Cut Calories? Fat chance

Coming soon to your local supermarket snack aisle: olestra, the calorie-freefat substitute. But will fake fat help us achieve real weight loss?

Not necessarily. According to a team of French researchers, for many of us food intale actually goes up after we eat a low-fat meal, overriding much of its low-cal benefits.

The researchers served college women a traditional French dish, blanquette de veau, either in its usual incarnation or in a low-fat version. (One of the fringe benefits of participating in Parisian research projects, apparently, is free veal.) Half of the women were misled as to which type of meal they were eating. Either way, their food intake was carefully monitored for 11 hours afterward.

Le resultat? Both the repast's actual fat content and what participants believed it to be influenced subsequent intake, the scientists report in the journal Appetite. Unrestrained eaters --basically, folks who eat when hungry -- ended up consuming the most calories over the course of the day when they had knowingly dined on the low-fat veal dish. So eating the "lite" version of the meal, in effect, provided no overall advantage in cutting calories (though the women in the study weren't necessarily trying to do so).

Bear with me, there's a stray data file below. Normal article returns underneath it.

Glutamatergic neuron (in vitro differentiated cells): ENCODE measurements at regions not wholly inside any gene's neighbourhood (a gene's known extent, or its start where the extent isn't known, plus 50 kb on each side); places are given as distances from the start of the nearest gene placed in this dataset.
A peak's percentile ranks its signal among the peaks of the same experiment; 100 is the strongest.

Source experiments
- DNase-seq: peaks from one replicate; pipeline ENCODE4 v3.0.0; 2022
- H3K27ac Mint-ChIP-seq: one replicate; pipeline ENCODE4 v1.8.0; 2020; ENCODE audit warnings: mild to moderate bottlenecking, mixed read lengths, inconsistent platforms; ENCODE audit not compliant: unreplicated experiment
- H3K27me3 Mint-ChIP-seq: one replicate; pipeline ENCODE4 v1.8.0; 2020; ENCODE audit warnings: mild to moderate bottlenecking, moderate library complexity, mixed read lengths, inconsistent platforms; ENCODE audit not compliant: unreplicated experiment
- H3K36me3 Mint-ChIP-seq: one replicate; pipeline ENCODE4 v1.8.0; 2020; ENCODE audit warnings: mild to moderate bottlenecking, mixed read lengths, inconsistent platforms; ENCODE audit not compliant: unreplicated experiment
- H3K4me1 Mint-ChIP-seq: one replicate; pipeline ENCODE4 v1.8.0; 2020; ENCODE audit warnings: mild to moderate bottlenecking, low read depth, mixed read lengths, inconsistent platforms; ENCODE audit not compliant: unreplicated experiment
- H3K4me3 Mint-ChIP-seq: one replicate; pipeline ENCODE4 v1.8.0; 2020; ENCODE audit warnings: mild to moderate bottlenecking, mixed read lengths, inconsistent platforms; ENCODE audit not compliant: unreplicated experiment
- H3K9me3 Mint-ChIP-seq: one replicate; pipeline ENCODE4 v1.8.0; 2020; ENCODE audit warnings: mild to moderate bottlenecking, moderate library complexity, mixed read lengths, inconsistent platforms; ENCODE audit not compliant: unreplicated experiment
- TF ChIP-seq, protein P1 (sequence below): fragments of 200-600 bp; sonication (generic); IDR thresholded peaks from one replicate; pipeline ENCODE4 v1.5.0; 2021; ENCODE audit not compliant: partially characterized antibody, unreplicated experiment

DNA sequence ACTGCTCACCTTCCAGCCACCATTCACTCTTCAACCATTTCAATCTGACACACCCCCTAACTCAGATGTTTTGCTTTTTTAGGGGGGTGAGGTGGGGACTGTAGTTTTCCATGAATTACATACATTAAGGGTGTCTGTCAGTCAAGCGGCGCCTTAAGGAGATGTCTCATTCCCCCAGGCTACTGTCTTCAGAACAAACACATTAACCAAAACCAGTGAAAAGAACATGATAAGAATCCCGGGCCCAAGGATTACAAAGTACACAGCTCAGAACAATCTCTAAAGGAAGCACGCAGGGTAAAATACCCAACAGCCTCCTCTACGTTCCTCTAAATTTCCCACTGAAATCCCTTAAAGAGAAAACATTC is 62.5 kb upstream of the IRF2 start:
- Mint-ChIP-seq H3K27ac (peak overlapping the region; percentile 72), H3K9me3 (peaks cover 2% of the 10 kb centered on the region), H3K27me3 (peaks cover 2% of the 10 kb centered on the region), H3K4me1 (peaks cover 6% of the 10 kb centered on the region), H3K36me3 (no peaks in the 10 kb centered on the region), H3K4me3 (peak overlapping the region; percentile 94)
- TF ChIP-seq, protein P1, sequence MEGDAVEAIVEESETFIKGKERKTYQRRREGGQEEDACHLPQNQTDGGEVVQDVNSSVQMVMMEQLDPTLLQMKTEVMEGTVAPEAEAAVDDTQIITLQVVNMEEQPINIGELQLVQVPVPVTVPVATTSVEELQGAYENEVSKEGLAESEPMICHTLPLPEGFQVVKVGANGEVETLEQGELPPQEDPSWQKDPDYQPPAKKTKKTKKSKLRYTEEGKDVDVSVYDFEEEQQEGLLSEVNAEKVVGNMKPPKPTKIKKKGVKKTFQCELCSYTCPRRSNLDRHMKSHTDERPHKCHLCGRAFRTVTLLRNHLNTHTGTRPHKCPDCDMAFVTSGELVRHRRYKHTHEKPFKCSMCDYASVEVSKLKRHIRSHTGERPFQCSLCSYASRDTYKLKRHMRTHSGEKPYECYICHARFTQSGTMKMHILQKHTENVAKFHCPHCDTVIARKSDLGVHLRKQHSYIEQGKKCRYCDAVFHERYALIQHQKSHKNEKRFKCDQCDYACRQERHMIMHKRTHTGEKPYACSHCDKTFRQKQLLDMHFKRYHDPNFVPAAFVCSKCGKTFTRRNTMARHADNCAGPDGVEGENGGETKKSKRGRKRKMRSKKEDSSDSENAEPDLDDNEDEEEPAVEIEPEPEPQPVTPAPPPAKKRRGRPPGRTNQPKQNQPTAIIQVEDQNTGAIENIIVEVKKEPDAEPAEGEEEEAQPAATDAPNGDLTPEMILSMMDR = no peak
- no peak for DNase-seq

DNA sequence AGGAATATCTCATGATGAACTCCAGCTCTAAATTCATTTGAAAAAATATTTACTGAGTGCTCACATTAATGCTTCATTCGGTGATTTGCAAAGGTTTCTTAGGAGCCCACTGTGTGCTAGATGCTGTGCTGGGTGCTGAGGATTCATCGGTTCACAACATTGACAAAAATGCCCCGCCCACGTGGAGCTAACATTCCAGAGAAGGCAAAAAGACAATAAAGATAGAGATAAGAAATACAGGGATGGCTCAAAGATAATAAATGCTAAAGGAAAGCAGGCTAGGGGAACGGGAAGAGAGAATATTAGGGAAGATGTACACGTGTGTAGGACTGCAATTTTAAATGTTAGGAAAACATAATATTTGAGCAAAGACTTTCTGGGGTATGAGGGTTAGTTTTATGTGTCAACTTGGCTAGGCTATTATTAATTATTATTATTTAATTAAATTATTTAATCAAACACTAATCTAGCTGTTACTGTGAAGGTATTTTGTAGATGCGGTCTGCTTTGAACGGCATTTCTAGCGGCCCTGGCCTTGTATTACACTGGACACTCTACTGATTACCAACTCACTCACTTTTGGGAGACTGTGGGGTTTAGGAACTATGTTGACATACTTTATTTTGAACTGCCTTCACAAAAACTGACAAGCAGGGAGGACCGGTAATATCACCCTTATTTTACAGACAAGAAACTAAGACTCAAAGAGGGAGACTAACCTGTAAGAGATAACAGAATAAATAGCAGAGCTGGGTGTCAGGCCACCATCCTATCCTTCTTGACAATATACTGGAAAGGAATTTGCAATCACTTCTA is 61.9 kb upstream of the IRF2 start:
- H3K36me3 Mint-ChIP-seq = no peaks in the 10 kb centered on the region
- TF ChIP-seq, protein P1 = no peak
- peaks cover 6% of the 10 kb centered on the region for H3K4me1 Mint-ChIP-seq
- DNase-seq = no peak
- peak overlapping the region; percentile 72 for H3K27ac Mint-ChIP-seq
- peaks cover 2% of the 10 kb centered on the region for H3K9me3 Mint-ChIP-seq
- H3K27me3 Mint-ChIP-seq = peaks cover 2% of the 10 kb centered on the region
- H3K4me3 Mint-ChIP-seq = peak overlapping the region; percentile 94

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And in keeping with previous studies of eating behavior, the women reported being hungrier after eating the low-fat meal, even though the portions were identical to the regular version.

Certainly eating less fat is a heart-healthy thing to do. But losing weight, it seems, may ultimately demand more than simply embracing anything labeled "low-fat."

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